Part 1: India contact centers ready themselves for a surge in demand in the age of hybrid work
In India, Business Process Outsourcing (BPO) is one of the fastest-growing segments. Like any other industry, the BPO sector has been hugely affected by the pandemic but also shown extraordinary resilience during this time. In this 2-part blog series, Jamie Romanin shares his perspectives on the unique opportunity presented to the India BPO sector through innovation and collaboration as we see industry peers in India navigating through hybrid work.
Part 1: Contact centers at the ‘forefront of innovation’ in the age of blended work
A once-in-a-century event like a global pandemic is reshaping the ‘way of life’ or ‘human condition’ for every nation around the world.
In fact, if the pandemic has taught us anything at all it’s that our world has irrevocably changed forever – both personally and professionally – and there’s now a greater need and urgency to foster better connections and implement smarter, more innovative business processes to cater to the new normal: the hybrid work model.
Businesses, in particular, recognize the need to adopt technology and set up robust processes for this blended work model.
Like the rest of the world, India has been grappling with these and other demands – but encouragingly, the local Information Technology (IT) and Business Process Management (BPM) industry was the first to get back on its feet after the pandemic-related national lockdown in India.
What’s more, the growing demand for IT services acted as a tailwind, pushing the industry to adopt technology and set up robust processes for this new blended work model.
And while the world struggled during the initial months of the pandemic to adapt to remote work – with workers even forced to share infrastructure and resources with family members as there was a massive transition to working from home- several market bright spots are playing out right across the nation.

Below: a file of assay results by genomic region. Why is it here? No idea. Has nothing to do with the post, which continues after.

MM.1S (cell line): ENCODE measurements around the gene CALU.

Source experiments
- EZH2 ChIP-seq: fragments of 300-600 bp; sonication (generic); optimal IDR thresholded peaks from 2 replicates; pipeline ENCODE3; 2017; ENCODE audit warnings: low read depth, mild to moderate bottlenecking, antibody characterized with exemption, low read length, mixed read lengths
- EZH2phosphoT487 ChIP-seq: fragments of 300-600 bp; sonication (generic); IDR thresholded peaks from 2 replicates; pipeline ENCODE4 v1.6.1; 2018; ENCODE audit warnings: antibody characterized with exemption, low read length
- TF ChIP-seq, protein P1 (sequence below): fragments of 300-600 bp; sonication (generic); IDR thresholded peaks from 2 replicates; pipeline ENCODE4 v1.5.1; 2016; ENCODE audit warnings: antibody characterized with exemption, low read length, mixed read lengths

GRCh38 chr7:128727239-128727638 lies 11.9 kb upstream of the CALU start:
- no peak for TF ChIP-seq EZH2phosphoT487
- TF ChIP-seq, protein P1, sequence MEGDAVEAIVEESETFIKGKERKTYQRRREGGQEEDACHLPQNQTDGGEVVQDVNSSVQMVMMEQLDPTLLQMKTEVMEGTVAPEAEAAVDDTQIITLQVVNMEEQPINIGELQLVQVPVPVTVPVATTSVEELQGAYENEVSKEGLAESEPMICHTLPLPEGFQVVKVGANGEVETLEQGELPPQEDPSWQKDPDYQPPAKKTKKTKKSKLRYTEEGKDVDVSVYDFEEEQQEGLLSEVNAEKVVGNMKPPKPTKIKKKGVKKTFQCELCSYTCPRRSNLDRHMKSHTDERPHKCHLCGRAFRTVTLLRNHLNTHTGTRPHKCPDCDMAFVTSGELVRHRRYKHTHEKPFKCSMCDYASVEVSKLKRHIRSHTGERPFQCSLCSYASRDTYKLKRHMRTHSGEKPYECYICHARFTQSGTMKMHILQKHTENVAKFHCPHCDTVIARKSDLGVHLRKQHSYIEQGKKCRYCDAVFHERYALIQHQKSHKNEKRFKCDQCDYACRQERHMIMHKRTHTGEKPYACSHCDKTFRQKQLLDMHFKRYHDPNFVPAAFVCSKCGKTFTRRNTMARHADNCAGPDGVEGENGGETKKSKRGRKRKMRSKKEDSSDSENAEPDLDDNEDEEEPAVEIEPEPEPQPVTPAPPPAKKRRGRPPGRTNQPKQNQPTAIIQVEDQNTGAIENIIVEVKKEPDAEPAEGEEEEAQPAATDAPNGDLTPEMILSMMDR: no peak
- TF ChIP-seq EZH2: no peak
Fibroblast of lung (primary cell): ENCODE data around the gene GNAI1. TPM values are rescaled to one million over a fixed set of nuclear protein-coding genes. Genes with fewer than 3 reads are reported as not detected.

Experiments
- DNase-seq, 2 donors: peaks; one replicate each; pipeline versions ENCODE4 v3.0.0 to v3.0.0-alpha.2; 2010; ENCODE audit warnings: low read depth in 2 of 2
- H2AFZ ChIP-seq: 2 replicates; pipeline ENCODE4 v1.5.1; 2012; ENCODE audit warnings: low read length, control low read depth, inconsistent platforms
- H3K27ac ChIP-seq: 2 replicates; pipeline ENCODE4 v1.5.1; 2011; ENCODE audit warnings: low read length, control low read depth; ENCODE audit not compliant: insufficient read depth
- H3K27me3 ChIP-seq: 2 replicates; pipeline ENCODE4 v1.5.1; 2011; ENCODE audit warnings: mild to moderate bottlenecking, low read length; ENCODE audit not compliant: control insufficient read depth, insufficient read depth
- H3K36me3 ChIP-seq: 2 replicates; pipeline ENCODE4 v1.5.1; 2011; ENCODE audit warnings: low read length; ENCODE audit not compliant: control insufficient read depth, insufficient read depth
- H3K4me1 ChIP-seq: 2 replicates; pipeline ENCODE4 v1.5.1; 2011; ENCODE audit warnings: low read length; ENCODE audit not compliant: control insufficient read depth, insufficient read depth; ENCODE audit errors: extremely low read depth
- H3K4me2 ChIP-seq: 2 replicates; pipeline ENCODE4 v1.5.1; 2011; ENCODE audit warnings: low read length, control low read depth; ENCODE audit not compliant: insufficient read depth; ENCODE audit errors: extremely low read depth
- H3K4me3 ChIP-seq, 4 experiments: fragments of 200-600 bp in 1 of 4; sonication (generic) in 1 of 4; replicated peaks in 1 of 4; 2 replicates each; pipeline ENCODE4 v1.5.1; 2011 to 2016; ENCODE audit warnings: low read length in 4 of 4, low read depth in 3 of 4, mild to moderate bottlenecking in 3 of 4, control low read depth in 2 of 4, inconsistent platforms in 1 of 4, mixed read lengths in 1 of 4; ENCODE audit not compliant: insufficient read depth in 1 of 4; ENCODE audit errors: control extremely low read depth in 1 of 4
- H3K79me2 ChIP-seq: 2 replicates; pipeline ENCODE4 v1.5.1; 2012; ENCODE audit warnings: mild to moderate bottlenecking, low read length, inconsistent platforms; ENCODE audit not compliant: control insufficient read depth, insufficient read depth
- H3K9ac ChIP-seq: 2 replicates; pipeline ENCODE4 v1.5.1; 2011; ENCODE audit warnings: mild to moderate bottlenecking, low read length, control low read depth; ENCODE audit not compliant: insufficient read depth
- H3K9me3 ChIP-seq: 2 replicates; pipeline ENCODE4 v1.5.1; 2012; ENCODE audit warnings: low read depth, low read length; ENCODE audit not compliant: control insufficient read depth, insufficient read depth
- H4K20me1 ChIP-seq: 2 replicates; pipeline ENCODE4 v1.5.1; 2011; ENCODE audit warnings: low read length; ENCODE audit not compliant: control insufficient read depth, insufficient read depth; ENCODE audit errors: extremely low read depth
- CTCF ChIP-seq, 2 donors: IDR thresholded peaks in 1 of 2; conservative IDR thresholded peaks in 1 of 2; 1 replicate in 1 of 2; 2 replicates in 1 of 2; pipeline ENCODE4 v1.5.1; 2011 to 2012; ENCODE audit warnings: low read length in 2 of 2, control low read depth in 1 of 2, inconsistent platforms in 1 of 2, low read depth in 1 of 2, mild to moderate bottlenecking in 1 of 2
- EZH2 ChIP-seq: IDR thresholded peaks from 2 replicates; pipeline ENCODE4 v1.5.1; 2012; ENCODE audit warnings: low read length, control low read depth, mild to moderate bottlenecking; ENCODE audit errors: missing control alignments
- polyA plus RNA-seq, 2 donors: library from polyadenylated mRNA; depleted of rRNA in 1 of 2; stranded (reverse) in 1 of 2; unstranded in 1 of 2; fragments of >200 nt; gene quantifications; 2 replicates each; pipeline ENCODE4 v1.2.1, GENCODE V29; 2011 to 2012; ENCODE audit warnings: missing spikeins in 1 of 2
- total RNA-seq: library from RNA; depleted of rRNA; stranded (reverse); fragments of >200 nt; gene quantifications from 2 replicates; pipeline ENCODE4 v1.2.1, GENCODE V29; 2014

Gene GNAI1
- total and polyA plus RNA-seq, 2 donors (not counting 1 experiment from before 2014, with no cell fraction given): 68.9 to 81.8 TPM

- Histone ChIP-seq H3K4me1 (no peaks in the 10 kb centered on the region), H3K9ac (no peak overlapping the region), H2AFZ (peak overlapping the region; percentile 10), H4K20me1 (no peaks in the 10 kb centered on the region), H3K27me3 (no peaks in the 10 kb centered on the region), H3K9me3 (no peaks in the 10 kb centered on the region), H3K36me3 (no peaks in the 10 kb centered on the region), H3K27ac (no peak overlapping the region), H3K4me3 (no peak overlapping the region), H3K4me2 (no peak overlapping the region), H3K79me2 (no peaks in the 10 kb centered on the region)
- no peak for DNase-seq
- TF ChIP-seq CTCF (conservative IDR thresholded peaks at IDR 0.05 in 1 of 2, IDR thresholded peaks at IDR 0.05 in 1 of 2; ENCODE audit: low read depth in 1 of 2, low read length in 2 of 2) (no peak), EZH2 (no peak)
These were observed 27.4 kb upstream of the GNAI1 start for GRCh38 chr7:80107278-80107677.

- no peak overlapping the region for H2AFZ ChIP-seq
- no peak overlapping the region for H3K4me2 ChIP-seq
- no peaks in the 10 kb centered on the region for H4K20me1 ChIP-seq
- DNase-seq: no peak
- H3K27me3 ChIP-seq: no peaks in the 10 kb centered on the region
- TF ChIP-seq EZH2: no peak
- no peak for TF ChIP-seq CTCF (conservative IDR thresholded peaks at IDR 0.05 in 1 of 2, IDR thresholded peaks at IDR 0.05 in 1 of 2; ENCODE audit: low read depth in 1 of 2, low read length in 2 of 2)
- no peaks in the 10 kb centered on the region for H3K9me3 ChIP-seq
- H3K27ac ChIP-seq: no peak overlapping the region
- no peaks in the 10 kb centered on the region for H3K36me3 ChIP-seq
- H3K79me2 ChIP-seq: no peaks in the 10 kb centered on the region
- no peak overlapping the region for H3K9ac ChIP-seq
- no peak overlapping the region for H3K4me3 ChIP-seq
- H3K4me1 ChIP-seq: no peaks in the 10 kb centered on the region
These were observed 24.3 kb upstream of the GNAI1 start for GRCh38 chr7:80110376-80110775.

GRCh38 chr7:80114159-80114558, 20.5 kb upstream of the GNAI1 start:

In Part 1 of our 2-part story, we examine these and other trends, looking at hybrid work and how the contact center in particular – a vital and foundational business process – has shifted and transformed itself – and risen to today’s challenges in this new age of work from anywhere.
Pivot to success
For starters, the Indian contact center industry, in particular, played its part and rose to meet the newfound challenges for remote work and quickly pivoted, moving to a distributed workforce and adopting a host of automation and platform services.
This clever, calculated move has reaped benefits for the entire industry, which has seen a marked rise in uptake over the last several months as customer experience interactions shifted online and the workforce serving customers became distributed.
Let’s consider the numbers: The BPM industry, for example, saw a growth of 2.3% at $38 billion during the financial year ending March 31, 2021, according to estimates from software industry body NASSCOM. The Indian government, meanwhile, estimates the sector has the potential to reach $55.5 billion by 20251 (PTI, 2021).
The statistics show that businesses are open to responding to market change – eager to recognize the importance of adopting intelligent business processes and eager to adopt a new and empowered contact center culture that’s leading the charge and empowering organizations to digitally transform and optimize operations.
Evolving customer expectations